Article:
The Brown chicken stock recipe was originally Heston Blumenthal’s (How to cook like Heston) and I modified it to extract more minerals from the Chicken bones, and to have slightly fewer net carbs, without sacrificing any of the flavour.
These stock cubes will reappear in many of our recipes when we need to add liquid to a pan, or flavour to a sauce.
Essence of Roast Chicken
This stock should taste like Roast chicken. The trick that Heston uses to intensify this flavour is to sprinkle instant skim milk powder over the skin of the chicken prior to roasting it. This intensifies the browning process (called the Maillard reaction) that makes the chicken skin taste like Roast chicken.
One problem with skim milk is that it has 58g of sugars per 100g. I have found that you can get an identical reaction from using instant full-cream milk powder which has 38g per 100g. Also I found that we only needed just 5g of the powder to give a very light dusting which is about a quarter of the amount that Heston used – and we had almost the same effect.
The next change is that I reduced the Carrots and Onions – which have quite a lot of sugars, and added Bay Leaves, Thyme and Parsley which added flavour without contributing carbohydrates.
Finally I added a little vinegar not strictly for flavour, but to leach more of the minerals from the bones into the stock. It will also help to break down the collagen in the chicken into gelatine.
The other trick that Heston used, was to cook his stock in a pressure cooker pot on the stove to try to keep as many of the volatile aromatic essences that give his stock it’s rich flavour in the stock rather than boiled off into the atmosphere of his kitchen.
I found one of the easiest ways to do this, was to use an Electric pressure cooker. A manual pot you have to watch – an electric one you can set and just leave it to run it’s course.
Mine cost under $50 from the local big box store. It came with an utterly inscrutable manual that may have been understandable in the original chinese, but had since been translated into English word salad. It has many pre-programmed buttons that promise to make soup or congee – thanks to the hilariously useless manual I’ve never been able to use them. I just use it’s manual feature to set the time that I want to cook for under full pressure and it manages everything else.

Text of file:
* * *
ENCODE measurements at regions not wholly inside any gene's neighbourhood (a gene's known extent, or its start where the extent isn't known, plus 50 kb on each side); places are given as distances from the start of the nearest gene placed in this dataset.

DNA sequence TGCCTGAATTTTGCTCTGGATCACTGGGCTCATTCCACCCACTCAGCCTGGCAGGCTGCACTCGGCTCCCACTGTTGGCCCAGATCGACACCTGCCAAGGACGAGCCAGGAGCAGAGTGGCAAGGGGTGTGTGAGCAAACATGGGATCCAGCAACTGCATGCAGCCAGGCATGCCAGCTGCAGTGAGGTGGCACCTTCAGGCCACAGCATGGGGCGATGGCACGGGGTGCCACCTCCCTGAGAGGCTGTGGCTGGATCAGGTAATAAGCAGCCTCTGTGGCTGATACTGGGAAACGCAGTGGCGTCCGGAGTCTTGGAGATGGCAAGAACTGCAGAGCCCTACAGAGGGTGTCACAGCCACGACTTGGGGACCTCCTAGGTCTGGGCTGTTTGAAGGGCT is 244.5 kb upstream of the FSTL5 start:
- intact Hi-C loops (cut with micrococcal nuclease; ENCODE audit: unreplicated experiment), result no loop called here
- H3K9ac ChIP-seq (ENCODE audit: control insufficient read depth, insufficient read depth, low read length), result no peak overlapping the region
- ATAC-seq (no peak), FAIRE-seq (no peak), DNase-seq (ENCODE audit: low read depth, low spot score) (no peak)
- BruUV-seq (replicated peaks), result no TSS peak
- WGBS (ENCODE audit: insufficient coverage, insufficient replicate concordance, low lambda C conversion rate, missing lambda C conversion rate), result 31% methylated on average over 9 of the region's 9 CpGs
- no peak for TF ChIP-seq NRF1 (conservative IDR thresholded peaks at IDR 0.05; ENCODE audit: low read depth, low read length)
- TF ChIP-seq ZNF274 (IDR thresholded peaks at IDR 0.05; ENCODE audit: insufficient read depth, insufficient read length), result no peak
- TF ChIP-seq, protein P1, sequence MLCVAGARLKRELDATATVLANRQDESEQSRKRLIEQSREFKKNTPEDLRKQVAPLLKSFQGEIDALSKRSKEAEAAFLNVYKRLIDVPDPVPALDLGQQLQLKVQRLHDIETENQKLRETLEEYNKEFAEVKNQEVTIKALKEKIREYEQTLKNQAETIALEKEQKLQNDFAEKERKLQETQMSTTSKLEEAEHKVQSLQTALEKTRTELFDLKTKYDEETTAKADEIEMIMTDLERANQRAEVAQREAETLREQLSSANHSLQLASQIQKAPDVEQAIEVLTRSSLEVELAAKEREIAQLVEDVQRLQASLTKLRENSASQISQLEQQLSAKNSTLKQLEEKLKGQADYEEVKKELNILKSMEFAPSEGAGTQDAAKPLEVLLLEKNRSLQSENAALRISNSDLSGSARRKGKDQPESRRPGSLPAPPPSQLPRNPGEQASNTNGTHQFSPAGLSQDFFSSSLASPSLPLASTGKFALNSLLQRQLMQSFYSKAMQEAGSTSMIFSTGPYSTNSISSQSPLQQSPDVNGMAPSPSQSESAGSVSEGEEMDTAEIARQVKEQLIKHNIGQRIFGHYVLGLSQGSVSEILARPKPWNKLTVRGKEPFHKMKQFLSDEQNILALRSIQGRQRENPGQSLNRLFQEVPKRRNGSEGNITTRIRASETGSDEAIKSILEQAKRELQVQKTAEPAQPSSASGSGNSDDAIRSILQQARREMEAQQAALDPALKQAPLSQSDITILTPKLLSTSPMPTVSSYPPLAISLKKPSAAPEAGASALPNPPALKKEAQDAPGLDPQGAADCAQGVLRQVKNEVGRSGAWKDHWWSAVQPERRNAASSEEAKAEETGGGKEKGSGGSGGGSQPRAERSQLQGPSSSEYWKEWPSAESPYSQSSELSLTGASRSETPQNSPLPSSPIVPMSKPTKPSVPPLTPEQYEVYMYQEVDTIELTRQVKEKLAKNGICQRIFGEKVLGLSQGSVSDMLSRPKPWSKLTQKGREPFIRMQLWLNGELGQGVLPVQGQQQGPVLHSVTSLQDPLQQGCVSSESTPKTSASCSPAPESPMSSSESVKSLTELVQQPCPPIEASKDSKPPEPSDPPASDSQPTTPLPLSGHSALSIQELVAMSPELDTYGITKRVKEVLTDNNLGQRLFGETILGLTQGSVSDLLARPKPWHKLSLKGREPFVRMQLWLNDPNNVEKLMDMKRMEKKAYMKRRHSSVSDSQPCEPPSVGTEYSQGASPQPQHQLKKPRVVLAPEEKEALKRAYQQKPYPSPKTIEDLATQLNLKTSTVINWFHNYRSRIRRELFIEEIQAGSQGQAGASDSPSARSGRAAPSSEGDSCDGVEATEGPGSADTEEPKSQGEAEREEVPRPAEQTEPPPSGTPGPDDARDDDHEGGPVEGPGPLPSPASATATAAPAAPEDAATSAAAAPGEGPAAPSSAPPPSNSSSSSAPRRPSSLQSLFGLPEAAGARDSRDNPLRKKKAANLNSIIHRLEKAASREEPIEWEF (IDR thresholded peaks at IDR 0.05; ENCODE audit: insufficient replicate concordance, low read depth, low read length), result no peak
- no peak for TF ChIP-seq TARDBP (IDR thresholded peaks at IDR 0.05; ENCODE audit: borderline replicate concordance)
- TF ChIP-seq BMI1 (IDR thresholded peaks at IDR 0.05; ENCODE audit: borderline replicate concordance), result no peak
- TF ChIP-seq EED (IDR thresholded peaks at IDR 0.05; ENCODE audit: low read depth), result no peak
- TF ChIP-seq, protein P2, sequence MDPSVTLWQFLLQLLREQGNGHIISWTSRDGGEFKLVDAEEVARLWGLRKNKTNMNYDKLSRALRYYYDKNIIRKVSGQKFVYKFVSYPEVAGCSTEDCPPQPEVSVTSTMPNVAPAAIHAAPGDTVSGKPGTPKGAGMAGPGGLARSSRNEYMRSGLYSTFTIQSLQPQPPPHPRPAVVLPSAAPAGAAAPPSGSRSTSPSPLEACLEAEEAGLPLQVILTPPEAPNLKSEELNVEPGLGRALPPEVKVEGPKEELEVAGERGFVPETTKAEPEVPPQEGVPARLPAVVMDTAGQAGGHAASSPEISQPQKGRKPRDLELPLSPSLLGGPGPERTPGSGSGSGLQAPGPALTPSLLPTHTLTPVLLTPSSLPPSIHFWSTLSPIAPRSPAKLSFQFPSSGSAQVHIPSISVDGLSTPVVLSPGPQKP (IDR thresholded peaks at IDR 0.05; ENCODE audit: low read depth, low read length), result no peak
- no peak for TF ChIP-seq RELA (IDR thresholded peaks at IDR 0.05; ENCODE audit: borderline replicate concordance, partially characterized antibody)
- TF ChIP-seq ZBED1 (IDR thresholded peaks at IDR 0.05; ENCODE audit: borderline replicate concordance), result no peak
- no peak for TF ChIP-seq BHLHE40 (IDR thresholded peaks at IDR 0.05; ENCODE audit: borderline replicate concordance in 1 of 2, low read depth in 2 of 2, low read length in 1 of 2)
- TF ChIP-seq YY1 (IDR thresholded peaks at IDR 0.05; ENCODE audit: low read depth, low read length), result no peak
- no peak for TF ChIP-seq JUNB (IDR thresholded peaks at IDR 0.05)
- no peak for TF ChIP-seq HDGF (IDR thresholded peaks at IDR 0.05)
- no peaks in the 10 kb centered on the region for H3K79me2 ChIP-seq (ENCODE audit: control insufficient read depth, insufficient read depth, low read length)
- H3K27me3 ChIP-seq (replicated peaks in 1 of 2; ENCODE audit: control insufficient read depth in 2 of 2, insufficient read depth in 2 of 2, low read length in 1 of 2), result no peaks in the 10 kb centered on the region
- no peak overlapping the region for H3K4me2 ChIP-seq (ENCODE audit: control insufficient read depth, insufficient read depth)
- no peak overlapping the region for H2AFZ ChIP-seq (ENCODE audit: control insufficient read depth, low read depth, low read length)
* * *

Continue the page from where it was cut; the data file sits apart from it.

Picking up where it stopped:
Thanks to the Low-Fat diet craze, lean Chicken breast is one of the most popular proteins on the market but that’s not actually the tastiest part of the chicken. The good news is that the better parts of the chicken are cheap because they are just seen as waste – and yet the thighs and wings are the most flavoursome parts of the chicken.
We’re going to a make this stock from the bones of a chicken carcass that we removed the meat from for another recipe, and to that we’ll add in a dozen chicken wings.
Other than taste the other thing the wings add to this stock is the collagen which under heat and pressure and a little acidity breaks down nicely into gelatine and this give us a nice mouth feel as well as an excellent source of protein.
You’ll know you have a good stock when you chill it in the fridge and the gelatine in it sets.
Brown chicken stock cubes
Amount Per Serving
Calories 9 Calories from Fat 9
Saturated Fat 0g 0%
Trans Fat 0g
Cholesterol 4mg 1%
Sodium 27mg 1%
Total Carbohydrate 0g 0%
Dietary Fiber 0g 0%
Protein 1g 2%
* Percent Daily Values are based on a 2,000 calorie diet. Your daily values may be higher or lower depending on your calorie needs. wp-nutrition-label
NB: Normally I use MyFitnessPal to calculate the nutritional summary for recipes, which rounds down fractions. I have hand calculated this recipe and to be precise there is actually 0.22g of Carbs, 0.52g of Fat, and 0.94g of Protein in each stock cube